In 1858, Mr. Morgan was nominated by the Republicans as their candidate for Governor of the State of New York, and elected by a handsome majority. His administration was one of the ablest which the State had had for years, and commanded such general approval, that he was nominated for a second term without opposition in his party, in 1860, and elected by a very heavy majority. This second term was one of immense labor, care, and responsibility to the governor. He promptly responded to the President's call of April 15th, 1861, and regiment after regiment went forward to Washington, and other points on the border, and among them, the gallant New York seventh, at whose coming loyal citizens of Washington, for the first time, felt safe; the twelfth and seventy-first; the fighting sixty-ninth (Irish) ; and the stately seventy-ninth (Scotch) ; the Brooklyn fourteenth, composed, as some writers said, of boys who looked as if they ought to be in school, but who fought with all the steadiness of veterans; the twenty-sixth, a Utica regiment of great gallantry; and others of perhaps equal merit, all of whom participated in the bloody field of Bull Run. The militia could only be required to serve out of the State for three months at a time, and Governor Morgan had no sooner dispatched these to the seat of war, than he commenced organizing, as rapidly as possible, volunteer regiments to serve for three years, or the war. 

President Lincoln had commissioned him, in the spring of 1861, major general of volunteers, in order to facilitate his labors in raising and organizing regiments. He held this rank till the close of his term of office as governor, (January, 1863,) but declined all compensation. No officer under his command was, however, more constantly and laboriously engaged in his duties, than the governor. Yet with his systematic business habits, the ability acquired by long practice to manage and control great enterprises, he was never flurried, but maintained constantly the most perfect order, and quietly performed his duties, as they required his attention.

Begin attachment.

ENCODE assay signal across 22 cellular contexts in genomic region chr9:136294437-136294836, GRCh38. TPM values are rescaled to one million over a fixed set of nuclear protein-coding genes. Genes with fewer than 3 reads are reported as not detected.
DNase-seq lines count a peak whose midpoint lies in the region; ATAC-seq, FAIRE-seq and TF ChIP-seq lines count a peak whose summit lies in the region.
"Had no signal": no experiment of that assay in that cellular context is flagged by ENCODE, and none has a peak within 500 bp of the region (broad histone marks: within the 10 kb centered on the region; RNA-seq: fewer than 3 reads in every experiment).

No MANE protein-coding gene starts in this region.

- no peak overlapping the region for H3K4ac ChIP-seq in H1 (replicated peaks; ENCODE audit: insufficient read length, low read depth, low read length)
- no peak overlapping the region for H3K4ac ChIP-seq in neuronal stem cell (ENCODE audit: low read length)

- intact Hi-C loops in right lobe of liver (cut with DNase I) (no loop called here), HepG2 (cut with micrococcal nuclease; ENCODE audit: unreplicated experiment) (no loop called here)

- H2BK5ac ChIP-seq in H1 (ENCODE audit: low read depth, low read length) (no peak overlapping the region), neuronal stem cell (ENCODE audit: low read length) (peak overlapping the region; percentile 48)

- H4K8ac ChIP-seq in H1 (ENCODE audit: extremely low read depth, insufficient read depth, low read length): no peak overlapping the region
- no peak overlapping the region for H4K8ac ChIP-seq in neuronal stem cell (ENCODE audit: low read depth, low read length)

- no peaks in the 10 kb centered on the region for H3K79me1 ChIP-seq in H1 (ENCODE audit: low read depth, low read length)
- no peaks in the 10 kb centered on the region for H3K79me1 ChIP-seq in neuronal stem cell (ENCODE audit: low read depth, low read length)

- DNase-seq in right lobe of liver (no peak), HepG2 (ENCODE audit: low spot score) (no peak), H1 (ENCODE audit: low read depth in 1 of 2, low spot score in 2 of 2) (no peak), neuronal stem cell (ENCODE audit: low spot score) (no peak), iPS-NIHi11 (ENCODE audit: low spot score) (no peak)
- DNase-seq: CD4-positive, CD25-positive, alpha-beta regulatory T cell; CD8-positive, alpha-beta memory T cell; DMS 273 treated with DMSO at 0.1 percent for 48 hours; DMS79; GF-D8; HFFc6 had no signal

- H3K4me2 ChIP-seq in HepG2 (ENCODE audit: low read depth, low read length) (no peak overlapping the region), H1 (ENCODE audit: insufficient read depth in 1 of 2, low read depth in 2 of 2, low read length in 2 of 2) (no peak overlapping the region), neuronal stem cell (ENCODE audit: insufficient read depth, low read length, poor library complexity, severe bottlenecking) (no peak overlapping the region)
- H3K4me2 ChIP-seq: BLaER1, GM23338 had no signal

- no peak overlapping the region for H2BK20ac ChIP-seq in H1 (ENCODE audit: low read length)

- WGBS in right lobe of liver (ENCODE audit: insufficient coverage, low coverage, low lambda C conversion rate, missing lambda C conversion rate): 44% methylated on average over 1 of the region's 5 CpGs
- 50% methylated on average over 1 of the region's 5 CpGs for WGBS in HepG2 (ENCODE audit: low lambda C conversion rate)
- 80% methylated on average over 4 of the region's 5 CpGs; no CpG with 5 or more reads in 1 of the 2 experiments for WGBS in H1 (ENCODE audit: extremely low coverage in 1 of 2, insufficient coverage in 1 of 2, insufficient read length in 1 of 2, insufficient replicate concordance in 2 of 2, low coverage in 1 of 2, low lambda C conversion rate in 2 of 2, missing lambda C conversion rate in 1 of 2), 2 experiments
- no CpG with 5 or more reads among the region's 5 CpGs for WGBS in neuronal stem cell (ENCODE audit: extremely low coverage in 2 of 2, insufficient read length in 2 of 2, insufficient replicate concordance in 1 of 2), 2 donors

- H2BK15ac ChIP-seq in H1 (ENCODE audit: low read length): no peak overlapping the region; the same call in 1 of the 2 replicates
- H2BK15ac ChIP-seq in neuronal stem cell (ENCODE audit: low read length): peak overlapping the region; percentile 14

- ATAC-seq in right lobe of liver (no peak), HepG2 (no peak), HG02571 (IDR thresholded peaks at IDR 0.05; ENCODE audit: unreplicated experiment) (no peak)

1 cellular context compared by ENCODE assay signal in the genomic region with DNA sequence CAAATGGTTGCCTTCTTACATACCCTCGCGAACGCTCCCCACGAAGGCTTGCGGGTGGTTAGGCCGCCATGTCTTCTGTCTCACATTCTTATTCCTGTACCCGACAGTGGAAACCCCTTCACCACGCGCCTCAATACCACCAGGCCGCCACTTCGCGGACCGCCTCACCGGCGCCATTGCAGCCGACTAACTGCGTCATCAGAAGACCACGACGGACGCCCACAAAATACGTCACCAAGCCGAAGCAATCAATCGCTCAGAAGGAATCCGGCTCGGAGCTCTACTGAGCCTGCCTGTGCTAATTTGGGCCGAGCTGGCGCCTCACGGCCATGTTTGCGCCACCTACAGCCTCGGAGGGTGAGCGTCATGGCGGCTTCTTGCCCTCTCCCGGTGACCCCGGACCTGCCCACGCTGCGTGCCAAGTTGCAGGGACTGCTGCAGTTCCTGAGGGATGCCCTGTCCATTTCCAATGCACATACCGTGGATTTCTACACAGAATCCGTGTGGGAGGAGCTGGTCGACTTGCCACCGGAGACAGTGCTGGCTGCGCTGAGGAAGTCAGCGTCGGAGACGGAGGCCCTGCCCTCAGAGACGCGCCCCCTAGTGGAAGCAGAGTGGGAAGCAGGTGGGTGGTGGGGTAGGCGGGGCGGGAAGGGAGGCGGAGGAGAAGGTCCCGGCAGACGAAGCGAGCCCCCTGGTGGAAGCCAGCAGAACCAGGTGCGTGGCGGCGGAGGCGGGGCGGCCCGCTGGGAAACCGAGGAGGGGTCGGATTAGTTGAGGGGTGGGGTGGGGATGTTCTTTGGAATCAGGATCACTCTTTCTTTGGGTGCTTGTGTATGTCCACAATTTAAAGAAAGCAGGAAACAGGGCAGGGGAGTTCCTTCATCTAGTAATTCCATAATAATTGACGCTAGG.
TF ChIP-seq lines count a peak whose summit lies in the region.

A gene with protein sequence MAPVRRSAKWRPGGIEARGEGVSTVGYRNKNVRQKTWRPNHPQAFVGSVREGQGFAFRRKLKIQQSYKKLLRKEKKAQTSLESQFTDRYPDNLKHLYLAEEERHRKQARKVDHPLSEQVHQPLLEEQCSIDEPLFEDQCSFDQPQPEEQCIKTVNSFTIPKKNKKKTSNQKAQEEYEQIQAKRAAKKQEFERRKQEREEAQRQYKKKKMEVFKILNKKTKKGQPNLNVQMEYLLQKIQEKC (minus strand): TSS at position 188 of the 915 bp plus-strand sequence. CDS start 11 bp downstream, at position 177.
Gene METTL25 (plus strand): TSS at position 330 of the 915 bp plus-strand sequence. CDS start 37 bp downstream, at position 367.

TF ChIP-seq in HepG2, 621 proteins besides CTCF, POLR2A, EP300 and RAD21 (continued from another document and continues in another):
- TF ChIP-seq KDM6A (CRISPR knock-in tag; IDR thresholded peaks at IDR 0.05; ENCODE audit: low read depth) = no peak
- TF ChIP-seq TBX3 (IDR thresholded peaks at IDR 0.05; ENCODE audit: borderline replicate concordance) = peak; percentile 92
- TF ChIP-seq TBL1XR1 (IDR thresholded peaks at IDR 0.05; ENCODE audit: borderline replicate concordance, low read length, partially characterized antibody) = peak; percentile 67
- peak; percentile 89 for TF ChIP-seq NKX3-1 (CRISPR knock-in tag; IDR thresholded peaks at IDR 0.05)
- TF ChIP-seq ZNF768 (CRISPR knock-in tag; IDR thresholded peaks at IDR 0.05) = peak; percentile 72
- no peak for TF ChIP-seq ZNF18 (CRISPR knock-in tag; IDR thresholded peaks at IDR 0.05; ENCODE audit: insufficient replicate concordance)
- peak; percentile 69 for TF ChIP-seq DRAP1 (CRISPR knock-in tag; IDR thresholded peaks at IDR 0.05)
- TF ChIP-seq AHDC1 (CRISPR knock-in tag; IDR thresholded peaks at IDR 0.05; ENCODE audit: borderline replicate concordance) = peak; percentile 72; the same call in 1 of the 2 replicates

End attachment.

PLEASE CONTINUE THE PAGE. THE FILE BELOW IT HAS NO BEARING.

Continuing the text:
In the twenty months of his administration, during the war, he raised, organized, and sent forward from his State, two hundred and twenty-three thousand troops. In the gubernatorial election of 1862, Governor Morgan was not a candidate, having withdrawn from the canvass to give place to the gallant soldier, General James S. Wadsworth, who, however, was not elected, the Democracy prevailing by the popular cry of  "a more active prosecution of the war," in electing a man who was wholly opposed to the war. The Legislature was, however, Republican, and at its session, Governor Morgan was elected United States Senator, for the term ending March 4th, 1869.

His course in the Senate was uniformly dignified and honorable to the State which he represented. He seldom spoke ; never unless on important questions, and was then always listened to with attention. During his entire Senatorial career, he held an important position on the Committees on Commerce, Manufacturing, the Pacific Railroad, Military Affairs, Finance, and Mines and Mining, and on all these great national interests he rendered material and permanent service to the country. On the retirement of Secretary Fessenden from the office of Secretary' of the Treasury, President Lincoln offered Senator Morgan the position, but he declined it, much to the regret of the President.

Since the expiration of his Senatorial term, Ex-Gov. Morgan has taken no active part in political affairs, but has been occupied with his extensive commercial and financial enterprises. He still maintains an interest, however, in the measures and progress of the Republican party.

Source: Men of Our Day; or Biographical Sketches of Patriots, Orators, Statesmen, Generals, Reformers, Financiers and Merchants, Now on the state of Action: Including Those Who in Military, Political, Business and Social Life, are the Prominent Leaders of the Time in This Country, by L. P. Brockett, M. D., Published by Ziegler and McCurdy, Philadelphia Penna; Springfield, Mass; Cincinnati, Ohio; St. Louis, Mo., 1872